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Interview With George W. Bush

Aired July 5, 2003 - 12:35   ET


SEAN CALLEBS, CNN ANCHOR: President Bush is making his first visit to Africa as chief executive. He plans to leave tomorrow evening. The weeklong journey plays out against a backdrop of civil wars and continuous AIDS crisis that is going on in that continent.
Mr. Bush spoke with CNN International about his hopes for this trip.


TUMU MAKGABO, CNN CORRESPONDENT: Mr. President, thank you very much for speaking with us. And welcome to "INSIDE AFRICA."


MAKGABO: If we could begin with the issue of Liberia, President Charles Taylor in particular, you've said he needs to step down, he needs to leave the country. The U.S., along with other West African countries, are busy negotiating the issue.

What are the discussions and options that are being put on the table?

BUSH: Well, I'm glad you brought up the departure of Charles Taylor. In our judgment, he needs to go in order to create the conditions necessary for a peaceful solution to this difficult situation occurs.

And, you know, look, we're talking to the ECOWAS countries right now to determine whether or not, you know, what the nature of a peacekeeping force might look like. I'm the kind of person that likes to know all the facts before I make a decision.

We've got a special, you know, ties to Liberia. There's historical ties to the United States. That's why we are involved in this issue. And I'm going to look at all the options, determine how best to bring peace and stability.

But one thing has to happen, that's Mr. Taylor needs to leave. And I've been outspoken on that. Mr. Colin Powell has been outspoken on that. And I think most of the people involved with this issue understand that that's important, that he do leave.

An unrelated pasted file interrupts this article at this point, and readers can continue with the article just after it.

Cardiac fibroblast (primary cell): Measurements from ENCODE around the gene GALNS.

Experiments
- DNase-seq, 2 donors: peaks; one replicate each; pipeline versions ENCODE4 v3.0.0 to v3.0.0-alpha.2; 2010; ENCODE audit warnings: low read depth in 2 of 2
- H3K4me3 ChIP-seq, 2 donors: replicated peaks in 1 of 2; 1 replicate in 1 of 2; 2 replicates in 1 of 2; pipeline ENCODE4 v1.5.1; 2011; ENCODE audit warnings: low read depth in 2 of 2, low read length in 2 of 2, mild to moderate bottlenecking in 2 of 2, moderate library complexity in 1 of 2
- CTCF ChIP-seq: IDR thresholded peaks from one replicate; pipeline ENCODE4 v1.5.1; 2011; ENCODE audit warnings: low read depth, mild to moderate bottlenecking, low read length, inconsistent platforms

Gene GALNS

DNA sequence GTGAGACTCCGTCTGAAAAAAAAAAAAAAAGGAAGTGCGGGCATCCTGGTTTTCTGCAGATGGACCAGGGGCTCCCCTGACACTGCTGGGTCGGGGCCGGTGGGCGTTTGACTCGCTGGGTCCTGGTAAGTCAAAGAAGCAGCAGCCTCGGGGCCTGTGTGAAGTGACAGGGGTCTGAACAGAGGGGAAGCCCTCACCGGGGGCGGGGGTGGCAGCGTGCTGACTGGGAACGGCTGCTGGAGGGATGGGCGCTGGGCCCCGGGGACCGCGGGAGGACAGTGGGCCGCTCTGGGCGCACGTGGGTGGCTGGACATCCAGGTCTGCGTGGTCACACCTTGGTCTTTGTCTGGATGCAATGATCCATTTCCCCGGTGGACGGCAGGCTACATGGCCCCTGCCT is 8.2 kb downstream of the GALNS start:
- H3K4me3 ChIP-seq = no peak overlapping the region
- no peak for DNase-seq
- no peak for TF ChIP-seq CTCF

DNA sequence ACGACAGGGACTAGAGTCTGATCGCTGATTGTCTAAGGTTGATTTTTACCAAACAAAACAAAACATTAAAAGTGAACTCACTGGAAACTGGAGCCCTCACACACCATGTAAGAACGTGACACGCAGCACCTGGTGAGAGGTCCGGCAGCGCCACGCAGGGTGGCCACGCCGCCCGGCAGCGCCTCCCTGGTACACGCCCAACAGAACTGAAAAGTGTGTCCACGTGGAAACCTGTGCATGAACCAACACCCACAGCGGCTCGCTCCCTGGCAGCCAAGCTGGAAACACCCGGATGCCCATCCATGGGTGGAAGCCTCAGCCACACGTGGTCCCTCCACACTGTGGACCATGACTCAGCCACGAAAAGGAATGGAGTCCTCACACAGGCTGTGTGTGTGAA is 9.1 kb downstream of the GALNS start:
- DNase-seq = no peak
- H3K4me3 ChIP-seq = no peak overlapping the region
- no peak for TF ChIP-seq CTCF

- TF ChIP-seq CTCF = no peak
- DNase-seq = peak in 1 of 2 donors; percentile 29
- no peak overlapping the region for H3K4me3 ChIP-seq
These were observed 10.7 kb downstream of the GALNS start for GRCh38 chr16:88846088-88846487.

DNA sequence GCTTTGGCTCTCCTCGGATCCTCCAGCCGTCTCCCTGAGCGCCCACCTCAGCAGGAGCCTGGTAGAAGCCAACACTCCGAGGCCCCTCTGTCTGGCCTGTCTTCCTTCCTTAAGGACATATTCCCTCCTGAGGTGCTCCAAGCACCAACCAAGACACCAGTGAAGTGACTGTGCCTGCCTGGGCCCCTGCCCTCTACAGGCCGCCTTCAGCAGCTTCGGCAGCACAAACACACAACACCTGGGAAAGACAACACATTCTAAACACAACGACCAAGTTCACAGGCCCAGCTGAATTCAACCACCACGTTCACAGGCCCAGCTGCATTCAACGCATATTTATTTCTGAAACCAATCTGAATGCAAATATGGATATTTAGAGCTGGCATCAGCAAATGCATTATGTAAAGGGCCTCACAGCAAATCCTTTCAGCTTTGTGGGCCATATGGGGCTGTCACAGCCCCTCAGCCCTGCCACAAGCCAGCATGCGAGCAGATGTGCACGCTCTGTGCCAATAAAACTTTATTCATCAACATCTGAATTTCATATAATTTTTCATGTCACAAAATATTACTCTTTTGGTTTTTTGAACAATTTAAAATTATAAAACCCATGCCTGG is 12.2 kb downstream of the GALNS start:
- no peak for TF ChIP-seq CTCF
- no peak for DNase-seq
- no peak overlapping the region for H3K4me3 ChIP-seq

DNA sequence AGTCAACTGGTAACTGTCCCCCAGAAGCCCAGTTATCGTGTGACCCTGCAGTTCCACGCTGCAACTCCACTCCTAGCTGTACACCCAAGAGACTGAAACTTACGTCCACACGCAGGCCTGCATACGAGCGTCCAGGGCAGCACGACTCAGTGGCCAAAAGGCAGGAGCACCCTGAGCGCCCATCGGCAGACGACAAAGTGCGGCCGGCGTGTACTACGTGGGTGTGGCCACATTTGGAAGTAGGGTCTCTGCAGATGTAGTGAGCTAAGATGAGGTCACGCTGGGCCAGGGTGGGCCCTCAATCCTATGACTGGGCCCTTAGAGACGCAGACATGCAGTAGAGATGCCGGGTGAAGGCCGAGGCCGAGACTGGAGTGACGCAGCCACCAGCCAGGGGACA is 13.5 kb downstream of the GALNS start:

MAKGABO: You say that he needs to leave. Does that mean that if those negotiations fail and President Charles Taylor refuses to go that you will send troops to remove him from office and not only to...

BUSH: Well, first of all, I refuse to accept the negative. I understand that's your job to try to put that forth. I believe he'll listen. And until he doesn't listen, then we can come back and talk about the issue. In other words, I hope he does listen, and I'm convinced he will listen.

MAKGABO: And should he not?

BUSH: No, no, I'm convinced -- you misunderstood. I'm convinced he will listen and make the decision -- the right decision, if he cares about his country.

MAKGABO: Let's talk about, then, your trip to Africa. It hasn't necessarily -- it has only recently become more apparent, this particular administration's interest in African affairs and involvement in what's going on in the country -- in the continent.

BUSH: Can I stop you there for a second?

MAKGABO: Please do.

BUSH: That's not true. As a matter of fact, from the very beginning of my administration, I've been very much involved with African affairs. I have met over 22 African leaders. Just want to make -- correct the record before....

MAKGABO: Absolutely.

BUSH: Disabuse you of that misinformation. Because Africa has been a very important part of my administration's foreign policy.

MAKGABO: However, many people will say that has only become more apparent to them, perhaps not necessarily to the administration, but more apparent outwardly that the administration is becoming involved in African affairs.

My question to you, then, is, if that is the case and looking at the history which you've pointed out, why now? Why this visit now?